On January 29th, 2008 I walked down to Sparks Street – the hopelessly underachieving pedestrian mall in Ottawa’s most desirable downtown area – where the CBC had set up shop after moving out of their seemingly endless tenancy in the Chateau Laurier hotel. I had a free ticket for a taping of Fuse, a now-defunct Saturday afternoon radio show that generally focussed on Ottawa musical happenings, and I was excited.
The taping was Bob Wiseman with an opening set from Prince Edward Island’s Catherine MacLellan. The studio was small, there were maybe forty of us squeezed into folding chairs that had been unfolded in a wood-panelled room. There was a small stage set up holding an even smaller grand piano and a couple of guitars on stands, and right on time host Amanda Putz introduced herself and the evening’s program and we and the radio audience at large settled in for an hour of edited gold.
Being such a huge Bob Wiseman fan the only image I can pull up from MacLellan’s opening set was Bob sitting in with her as they played his song Taylor Field. A poignant, plaintive lament over the death of Bob’s childhood friend, the empathy of Catherine MacLellan’s homey accompaniment elevated the tragic nostalgia to a thing of beauty.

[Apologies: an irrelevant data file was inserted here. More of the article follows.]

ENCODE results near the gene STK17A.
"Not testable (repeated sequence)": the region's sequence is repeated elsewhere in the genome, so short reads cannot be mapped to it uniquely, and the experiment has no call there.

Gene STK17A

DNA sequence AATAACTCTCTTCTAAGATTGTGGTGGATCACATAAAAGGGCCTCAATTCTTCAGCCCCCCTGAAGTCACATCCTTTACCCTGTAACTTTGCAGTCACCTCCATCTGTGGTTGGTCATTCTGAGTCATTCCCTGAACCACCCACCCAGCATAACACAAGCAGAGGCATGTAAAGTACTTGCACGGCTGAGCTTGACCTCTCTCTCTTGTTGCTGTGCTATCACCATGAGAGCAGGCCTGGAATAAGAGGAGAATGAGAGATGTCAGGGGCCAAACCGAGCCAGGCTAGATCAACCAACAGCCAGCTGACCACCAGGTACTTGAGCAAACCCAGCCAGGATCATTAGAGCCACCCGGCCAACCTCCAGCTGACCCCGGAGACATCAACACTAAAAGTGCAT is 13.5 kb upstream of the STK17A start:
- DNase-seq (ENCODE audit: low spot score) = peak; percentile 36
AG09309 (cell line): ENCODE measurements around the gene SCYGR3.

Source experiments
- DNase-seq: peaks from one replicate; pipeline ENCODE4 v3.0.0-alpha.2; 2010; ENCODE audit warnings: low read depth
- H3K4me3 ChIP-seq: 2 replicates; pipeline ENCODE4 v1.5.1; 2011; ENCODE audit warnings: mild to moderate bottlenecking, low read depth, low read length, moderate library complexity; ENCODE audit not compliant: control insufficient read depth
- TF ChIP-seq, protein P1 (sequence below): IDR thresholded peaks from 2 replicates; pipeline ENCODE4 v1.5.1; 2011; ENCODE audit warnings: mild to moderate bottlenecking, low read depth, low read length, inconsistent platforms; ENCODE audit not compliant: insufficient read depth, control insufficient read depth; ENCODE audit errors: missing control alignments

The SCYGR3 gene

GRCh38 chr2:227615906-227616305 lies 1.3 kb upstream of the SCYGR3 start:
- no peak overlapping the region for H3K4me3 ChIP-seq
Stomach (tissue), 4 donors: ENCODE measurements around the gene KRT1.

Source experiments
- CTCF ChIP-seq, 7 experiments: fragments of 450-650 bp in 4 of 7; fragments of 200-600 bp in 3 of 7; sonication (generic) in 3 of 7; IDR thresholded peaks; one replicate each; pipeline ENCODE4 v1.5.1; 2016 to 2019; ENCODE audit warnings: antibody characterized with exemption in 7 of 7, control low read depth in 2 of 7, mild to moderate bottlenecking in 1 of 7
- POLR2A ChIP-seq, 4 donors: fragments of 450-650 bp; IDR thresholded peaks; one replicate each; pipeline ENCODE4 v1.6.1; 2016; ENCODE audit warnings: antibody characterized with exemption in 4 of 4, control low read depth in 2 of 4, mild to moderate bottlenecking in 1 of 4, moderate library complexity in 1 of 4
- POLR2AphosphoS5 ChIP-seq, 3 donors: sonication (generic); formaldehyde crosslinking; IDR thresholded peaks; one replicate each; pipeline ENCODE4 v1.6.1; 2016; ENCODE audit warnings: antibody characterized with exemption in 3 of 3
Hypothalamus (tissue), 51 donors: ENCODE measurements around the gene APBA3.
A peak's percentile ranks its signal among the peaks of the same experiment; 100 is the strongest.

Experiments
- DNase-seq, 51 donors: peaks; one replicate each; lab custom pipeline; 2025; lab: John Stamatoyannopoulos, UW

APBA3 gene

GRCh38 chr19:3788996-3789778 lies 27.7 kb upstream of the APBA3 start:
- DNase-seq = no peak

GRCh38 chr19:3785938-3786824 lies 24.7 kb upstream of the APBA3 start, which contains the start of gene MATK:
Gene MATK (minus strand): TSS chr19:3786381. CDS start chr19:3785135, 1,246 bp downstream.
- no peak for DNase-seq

Dressed for radio in plaid pants with yellow suspenders and a bright red shirt, Bob mugged for the studio audience and played to the metaphoric back of the room, all the way from St. John’s to Victoria. His piano work is always shocking, so stellar and abrasive from the first pounding of the keys. His single song on the piano was certainly enough to convince any and all listeners that Bob Wiseman is a powerfully talented musician. Whetting your palette with such virtuosity makes you want to really listen when Bob picks up the acoustic guitar.
And we did really listen. By that time Wiseman had started making videos for his songs and playing them on a screen behind him in real time during his concerts. This show was mainly for the benefit of the radio listeners so there were no screens and no videos. As great as his movies are, it was a rare treat to listen to Bob’s powerful lyrical commentary with nothing to see but the singer himself, eyes closed and thoroughly engaged.
Too soon the show was over. The crowd trickled out; I lingered for a quick hello to Bob while CBC interns started folding up chairs around me. Back out on the bricked avenue the night was still young but Sparks Street being what it isn’t there wasn’t a single thing in sight to prevent me from heading straight home, so I did.